Greenway Designates Two Croton Trails
Village of Croton-on-Hudson E-Notice
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Greenway Designates Two Croton Trails
4/2/2010 12:04:41 PM
The Hudson River Valley Greenway, is pleased to announce the designation of the Croton Riverwalk and the Croton Gorge Trail, both in the Village of Croton-on-Hudson, Westchester County, as part of the Greenway Trails system.

(Albany, NY) Mark Castiglione, Acting Executive Director of the Hudson River Valley Greenway, is pleased to announce the designation of the Croton Riverwalk and the Croton Gorge Trail, both in the Village of Croton-on-Hudson, Westchester County, as part of the Greenway Trails system. The trails were designated at the Hudson River Valley Greenway Board Meeting on March 26, 2010. The Riverwalk trail segment is 3 miles, and the Croton Gorge Trail is 0.5 mile, adding an additional 3.5 miles of trail to the Hudson River Valley Greenway Trail System. The newest portion of the Riverwalk Trail links to an already designated 2 mile portion, creating a longer trail right along the riverfront in Croton-on-Hudson, and extending the Greenway’s vision of a continuous riverside trail. The Greenway Trail includes over 314 miles of designated riverfront trails and Connectors/Countryside Corridors through the Hudson Valley.

“The Greenway is so pleased to add these trail segments to our trail system,” Castiglione stated. “Communities like Croton-on-Hudson are helping us to achieve the vision of a continuous riverside trail that will be a regional resource for residents and visitors alike. Community trails are important for many reasons; they help to drive the economy, increase the quality of life, and connect natural and cultural resources throughout the Valley.”

Leo A. W. Wiegman, Mayor of Croton-on-Hudson, said, “Croton has become a great destination for day hikers due to our excellent trail system, two publicly accessible rivers, and the super train service to and from the city. We are very grateful for the long term efforts of our volunteers, especially Jan Wines, who chairs our Trails Committee. We're thrilled that the Greenway has honored us by designating our trail segments as important connections to the Valley's trail system."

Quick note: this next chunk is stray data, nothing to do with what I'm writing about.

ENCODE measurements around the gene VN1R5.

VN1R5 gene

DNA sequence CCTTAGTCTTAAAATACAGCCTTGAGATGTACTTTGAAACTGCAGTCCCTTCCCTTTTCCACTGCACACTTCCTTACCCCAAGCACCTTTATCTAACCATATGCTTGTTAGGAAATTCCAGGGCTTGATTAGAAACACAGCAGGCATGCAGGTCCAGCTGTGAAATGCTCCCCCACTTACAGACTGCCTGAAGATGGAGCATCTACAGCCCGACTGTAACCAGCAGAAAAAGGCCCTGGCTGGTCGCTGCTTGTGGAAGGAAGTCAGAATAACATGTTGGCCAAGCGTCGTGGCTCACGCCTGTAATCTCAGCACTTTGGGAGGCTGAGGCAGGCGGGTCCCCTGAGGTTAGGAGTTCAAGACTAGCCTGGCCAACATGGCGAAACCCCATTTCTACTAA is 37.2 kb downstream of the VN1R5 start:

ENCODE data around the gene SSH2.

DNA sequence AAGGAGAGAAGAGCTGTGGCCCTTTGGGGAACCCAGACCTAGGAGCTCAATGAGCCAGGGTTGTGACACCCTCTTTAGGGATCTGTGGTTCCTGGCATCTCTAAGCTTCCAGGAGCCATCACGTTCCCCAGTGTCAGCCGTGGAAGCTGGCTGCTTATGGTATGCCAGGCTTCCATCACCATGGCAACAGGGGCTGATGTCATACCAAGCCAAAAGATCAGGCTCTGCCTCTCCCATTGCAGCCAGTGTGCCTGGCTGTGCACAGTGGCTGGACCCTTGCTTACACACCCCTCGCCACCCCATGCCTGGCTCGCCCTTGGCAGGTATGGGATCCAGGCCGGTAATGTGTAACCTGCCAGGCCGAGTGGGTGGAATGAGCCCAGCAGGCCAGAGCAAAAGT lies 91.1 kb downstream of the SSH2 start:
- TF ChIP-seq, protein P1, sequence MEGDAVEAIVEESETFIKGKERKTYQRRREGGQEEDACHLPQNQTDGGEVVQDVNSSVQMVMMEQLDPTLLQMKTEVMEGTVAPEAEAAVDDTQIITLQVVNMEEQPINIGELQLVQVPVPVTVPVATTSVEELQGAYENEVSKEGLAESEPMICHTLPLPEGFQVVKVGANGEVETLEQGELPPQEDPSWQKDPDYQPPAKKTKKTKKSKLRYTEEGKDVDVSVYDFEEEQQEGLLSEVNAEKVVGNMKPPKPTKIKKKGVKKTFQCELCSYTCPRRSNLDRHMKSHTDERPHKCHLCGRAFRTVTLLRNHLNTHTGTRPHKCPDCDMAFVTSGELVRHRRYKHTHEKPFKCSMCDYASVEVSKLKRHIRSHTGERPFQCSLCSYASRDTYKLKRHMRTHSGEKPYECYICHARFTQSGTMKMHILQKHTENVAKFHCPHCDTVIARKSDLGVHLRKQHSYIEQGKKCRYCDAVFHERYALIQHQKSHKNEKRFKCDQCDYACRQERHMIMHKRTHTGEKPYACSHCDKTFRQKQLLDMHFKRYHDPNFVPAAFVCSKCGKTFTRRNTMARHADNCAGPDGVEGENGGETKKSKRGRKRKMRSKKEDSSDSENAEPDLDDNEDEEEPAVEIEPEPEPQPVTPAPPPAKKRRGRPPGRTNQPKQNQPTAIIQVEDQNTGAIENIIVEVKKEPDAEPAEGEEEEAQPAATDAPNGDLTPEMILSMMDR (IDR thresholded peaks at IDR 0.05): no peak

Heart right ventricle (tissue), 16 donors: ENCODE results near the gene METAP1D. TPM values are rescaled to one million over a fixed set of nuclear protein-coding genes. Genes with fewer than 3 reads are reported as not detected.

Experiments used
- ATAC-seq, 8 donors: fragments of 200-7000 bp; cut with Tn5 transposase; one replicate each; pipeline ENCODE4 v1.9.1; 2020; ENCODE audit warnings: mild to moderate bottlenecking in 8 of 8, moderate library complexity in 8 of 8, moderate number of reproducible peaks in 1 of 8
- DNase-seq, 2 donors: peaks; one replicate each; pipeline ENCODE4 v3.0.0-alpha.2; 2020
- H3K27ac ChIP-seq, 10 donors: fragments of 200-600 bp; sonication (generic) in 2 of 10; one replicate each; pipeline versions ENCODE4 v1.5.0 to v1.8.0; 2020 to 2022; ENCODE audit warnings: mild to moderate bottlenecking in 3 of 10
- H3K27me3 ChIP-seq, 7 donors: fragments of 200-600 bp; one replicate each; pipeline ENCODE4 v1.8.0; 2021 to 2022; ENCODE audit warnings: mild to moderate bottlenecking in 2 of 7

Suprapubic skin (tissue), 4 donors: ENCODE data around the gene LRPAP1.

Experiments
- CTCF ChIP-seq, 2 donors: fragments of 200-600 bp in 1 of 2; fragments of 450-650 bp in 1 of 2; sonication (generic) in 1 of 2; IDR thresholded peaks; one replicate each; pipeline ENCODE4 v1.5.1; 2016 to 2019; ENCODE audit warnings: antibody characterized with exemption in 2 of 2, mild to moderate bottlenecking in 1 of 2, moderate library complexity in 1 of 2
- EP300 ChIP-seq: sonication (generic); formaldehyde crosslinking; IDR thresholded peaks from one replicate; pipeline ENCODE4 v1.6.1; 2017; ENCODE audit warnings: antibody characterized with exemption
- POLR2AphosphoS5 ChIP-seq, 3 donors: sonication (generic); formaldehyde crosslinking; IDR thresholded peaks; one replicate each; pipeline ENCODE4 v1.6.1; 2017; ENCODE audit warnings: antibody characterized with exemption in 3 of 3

Jan Wines, Chair of the Croton Trails Committee, said, “The Croton Trails Committee is delighted that key sections of the village’s trail system have been designated as part of the Hudson Valley Greenway System. The designation of almost four miles of scenic trails along the Hudson and Croton Rivers fulfills an important goal called for in our Trail Master Plan developed almost eighteen years ago. These designated sections of trails not only are beautiful in their own right, but they also provide connections to a wooded trail system that traverses the Village of Croton-on-Hudson. We wish to thank the Greenway Conservancy for its designation, and look forward to working closely with them in the future so we may continue to enhance the trail system for the benefit of all.”

Designation by the Greenway is a formal recognition of the regional significance of the trail as a destination for experiencing the natural, scenic, cultural and historic resources of the Hudson River Valley.~ The Greenway places a priority in its Conservancy grant program for the development and enhancement of designated trails.~ Designation recognizes that the trail is an important link in the Greenway Trail System, which will run along both sides of the Hudson River from the Capital Region to Manhattan.

The Greenway Conservancy for the Hudson River Valley is a public benefit corporation established by the Greenway Act of 1991 to continue New York State’s commitment to the preservation, enhancement and development of the world-renowned scenic, natural, historic, cultural and recreational resources of the Hudson River Valley, while continuing to emphasize appropriate economic development activities and remaining consistent with the tradition of municipal home rule. One of the Conservancy’s primary objectives is to establish a Hudson River Valley Greenway Trail System that links cultural and historic sites, parks, open spaces and community centers, and provides public access to the Hudson River.

Mark Castiglione